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Bone. 1996 Mar;18(3 Suppl):121S-125S.

Epidemiology of hip fractures: implications of the exponential increase with age.

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Section of Clinical Epidemiology, Mayo Clinic, Rochester, MN 55905, USA.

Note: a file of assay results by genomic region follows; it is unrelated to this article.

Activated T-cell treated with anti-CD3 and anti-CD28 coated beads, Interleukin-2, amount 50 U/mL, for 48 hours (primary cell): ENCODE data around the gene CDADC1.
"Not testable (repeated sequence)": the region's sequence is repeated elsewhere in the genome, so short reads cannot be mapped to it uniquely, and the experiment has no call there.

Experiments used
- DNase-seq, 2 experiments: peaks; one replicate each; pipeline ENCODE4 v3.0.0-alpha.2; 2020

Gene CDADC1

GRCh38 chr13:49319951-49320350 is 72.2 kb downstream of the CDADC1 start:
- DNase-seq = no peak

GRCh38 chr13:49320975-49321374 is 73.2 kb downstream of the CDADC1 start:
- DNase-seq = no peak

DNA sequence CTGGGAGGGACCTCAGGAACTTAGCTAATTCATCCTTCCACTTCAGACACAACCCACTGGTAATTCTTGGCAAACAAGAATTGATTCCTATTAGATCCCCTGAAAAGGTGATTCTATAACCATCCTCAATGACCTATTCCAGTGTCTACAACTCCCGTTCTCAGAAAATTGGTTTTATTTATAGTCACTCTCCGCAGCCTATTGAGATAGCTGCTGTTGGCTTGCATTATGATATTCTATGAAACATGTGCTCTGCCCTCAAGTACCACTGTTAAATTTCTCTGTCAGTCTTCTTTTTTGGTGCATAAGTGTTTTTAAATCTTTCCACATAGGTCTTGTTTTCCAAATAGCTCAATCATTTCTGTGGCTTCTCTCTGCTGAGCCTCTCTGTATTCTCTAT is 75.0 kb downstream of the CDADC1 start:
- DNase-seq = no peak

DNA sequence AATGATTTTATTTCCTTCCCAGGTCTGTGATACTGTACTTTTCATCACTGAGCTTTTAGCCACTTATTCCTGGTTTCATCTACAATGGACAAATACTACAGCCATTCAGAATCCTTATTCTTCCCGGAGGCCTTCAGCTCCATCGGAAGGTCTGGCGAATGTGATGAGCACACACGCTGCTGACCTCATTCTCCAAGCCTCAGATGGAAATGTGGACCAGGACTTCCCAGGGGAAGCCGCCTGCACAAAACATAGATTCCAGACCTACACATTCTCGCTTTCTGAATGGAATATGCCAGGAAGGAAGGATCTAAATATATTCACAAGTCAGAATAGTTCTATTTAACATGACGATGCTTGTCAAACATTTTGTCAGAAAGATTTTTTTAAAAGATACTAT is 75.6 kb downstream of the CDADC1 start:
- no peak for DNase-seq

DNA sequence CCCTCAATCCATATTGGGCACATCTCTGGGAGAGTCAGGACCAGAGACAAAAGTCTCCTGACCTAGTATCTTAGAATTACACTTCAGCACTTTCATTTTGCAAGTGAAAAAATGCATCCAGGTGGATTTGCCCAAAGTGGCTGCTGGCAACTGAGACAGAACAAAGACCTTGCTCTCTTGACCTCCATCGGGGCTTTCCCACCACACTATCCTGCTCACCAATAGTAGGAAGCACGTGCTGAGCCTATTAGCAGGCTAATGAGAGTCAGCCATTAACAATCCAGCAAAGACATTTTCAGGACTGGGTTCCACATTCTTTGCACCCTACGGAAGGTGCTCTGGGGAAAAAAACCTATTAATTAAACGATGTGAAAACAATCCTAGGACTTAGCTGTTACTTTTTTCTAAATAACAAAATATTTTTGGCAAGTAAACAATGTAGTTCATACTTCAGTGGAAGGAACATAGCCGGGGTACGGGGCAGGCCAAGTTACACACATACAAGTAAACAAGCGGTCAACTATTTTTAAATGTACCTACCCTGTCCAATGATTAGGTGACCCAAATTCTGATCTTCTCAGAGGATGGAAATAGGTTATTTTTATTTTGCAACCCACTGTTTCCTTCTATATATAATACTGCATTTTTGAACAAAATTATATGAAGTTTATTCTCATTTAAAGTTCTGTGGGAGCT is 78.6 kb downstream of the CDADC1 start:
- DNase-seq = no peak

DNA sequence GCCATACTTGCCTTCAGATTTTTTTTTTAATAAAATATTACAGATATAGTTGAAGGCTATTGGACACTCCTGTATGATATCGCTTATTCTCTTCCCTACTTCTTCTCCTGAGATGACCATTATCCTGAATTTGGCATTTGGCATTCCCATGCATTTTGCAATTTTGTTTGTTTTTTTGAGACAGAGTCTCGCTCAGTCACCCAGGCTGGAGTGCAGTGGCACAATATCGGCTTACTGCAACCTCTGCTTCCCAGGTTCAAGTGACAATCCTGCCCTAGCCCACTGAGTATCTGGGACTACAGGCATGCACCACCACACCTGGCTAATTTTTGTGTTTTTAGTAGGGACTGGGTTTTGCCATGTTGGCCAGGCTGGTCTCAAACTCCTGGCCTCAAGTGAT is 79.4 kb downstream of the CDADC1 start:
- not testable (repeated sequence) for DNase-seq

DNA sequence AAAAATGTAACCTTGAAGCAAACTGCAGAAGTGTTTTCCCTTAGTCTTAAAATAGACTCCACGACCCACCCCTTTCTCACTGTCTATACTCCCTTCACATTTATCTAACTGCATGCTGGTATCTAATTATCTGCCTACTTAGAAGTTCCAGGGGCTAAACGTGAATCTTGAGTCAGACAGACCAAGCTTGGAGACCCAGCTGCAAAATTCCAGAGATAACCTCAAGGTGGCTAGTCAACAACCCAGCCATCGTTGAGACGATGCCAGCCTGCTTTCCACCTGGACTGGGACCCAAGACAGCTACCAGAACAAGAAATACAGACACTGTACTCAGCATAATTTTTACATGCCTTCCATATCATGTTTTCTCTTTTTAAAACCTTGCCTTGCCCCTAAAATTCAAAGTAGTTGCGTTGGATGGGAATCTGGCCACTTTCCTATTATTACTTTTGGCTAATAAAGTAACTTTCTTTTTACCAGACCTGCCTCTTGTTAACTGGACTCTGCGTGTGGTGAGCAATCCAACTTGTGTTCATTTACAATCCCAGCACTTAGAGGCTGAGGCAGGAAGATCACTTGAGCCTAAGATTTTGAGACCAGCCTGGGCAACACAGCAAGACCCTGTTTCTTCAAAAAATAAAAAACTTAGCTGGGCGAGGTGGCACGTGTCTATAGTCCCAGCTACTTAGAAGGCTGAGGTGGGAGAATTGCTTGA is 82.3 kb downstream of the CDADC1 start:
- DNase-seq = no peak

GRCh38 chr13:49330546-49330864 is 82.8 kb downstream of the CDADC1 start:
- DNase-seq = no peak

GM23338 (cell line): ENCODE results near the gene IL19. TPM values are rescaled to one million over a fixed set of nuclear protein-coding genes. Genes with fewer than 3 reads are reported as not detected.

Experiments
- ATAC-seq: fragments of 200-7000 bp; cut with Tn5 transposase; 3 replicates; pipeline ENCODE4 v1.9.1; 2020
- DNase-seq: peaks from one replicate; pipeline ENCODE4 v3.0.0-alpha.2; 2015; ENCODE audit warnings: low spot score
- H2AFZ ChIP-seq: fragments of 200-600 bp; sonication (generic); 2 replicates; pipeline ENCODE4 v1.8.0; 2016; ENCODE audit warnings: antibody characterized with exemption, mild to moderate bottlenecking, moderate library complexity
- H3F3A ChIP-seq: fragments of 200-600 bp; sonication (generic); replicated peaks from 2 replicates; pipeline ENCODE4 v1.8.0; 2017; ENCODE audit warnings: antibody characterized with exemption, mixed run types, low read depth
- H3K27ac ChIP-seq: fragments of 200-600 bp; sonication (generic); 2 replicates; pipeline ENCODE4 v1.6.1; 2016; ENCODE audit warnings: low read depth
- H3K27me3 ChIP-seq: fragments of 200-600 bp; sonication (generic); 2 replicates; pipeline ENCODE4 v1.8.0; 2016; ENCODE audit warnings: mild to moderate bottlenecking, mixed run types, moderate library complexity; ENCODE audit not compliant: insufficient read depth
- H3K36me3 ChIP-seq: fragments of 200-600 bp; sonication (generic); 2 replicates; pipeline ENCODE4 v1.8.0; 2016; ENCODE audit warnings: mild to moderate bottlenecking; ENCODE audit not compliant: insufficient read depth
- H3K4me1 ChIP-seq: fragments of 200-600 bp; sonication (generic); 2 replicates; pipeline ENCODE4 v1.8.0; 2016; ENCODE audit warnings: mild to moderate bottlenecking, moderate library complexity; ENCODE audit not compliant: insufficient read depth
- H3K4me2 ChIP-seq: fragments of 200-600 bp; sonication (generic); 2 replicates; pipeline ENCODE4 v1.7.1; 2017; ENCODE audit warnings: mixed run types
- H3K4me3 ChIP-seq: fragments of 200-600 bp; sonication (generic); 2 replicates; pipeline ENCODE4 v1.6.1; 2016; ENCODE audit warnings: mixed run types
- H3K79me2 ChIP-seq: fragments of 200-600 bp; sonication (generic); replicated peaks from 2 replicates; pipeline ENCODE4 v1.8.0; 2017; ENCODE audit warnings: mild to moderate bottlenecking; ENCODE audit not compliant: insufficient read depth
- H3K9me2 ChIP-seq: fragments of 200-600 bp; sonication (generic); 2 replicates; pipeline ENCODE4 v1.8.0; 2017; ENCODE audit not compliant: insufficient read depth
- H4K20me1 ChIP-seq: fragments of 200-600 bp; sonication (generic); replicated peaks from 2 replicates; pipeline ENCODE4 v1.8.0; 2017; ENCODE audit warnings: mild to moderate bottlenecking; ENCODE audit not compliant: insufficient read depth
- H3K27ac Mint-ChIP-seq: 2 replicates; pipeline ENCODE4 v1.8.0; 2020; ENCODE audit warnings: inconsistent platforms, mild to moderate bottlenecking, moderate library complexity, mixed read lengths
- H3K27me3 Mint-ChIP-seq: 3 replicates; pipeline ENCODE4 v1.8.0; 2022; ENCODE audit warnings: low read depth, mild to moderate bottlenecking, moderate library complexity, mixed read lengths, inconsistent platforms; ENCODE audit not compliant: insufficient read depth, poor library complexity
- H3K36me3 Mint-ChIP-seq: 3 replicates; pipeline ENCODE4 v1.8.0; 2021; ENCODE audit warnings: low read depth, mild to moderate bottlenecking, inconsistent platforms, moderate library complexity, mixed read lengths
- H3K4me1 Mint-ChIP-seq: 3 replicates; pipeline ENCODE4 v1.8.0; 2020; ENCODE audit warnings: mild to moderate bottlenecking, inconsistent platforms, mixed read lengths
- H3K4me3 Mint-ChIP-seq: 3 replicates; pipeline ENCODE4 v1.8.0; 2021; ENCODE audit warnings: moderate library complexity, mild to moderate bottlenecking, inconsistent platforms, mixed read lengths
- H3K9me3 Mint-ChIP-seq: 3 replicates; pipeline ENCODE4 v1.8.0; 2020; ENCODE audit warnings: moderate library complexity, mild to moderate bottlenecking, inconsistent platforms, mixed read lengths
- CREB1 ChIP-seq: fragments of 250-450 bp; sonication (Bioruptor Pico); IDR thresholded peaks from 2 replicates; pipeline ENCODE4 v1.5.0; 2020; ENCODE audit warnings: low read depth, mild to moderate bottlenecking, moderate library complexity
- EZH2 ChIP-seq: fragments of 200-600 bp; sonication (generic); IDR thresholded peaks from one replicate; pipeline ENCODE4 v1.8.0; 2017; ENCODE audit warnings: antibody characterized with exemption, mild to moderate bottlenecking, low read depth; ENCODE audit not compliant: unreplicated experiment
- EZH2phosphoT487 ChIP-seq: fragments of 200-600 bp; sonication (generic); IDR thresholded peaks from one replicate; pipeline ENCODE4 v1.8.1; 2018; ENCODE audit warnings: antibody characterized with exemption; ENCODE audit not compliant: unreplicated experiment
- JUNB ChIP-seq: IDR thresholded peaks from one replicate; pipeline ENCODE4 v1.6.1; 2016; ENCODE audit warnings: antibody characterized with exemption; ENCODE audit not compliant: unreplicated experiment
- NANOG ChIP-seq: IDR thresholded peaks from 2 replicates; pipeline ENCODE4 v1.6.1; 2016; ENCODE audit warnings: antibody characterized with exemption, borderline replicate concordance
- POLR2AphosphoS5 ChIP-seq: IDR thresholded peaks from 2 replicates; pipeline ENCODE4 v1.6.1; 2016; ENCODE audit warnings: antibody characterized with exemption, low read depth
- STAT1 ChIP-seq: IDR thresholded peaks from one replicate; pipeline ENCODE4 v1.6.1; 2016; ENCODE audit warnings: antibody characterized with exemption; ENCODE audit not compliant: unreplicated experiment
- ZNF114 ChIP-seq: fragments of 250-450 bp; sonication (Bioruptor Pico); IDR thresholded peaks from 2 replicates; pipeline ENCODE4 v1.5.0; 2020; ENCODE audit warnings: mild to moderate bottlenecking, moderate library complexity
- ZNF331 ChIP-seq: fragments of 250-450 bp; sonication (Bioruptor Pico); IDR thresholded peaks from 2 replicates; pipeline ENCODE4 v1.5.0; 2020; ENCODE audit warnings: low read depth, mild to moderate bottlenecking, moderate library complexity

Of the fractures linked with osteoporosis, hip fractures are most important in terms of death, functional dependence, and social cost. Reduction of these adverse outcomes depends on preventing hip fractures, which are caused by falling on a biomechanically compromised proximal femur. Skeletal strength depends on the amount of bone and its structural arrangement, whereas the traumatic load on the proximal femur is dictated by the orientation of the fall and other factors. One or several of these underlying mechanisms account for the various risk factors that have been identified for hip fracture, including greater incidence rates among women than men and among white than nonwhite populations. However, the exponentially increasing incidence of hip fractures with age indicates that a complex interplay of factors determines the risk of fracture in each person. The multifactorial nature of the problem suggests that hip fractures will be difficult to prevent even as the fractures and their associated costs continue to rise with the increased number of older people. However, the variability of hip fracture rates within high risk populations in Europe and North America reflects the existence of other powerful risk factors that, if identified, might provide the basis for more effective interventions.

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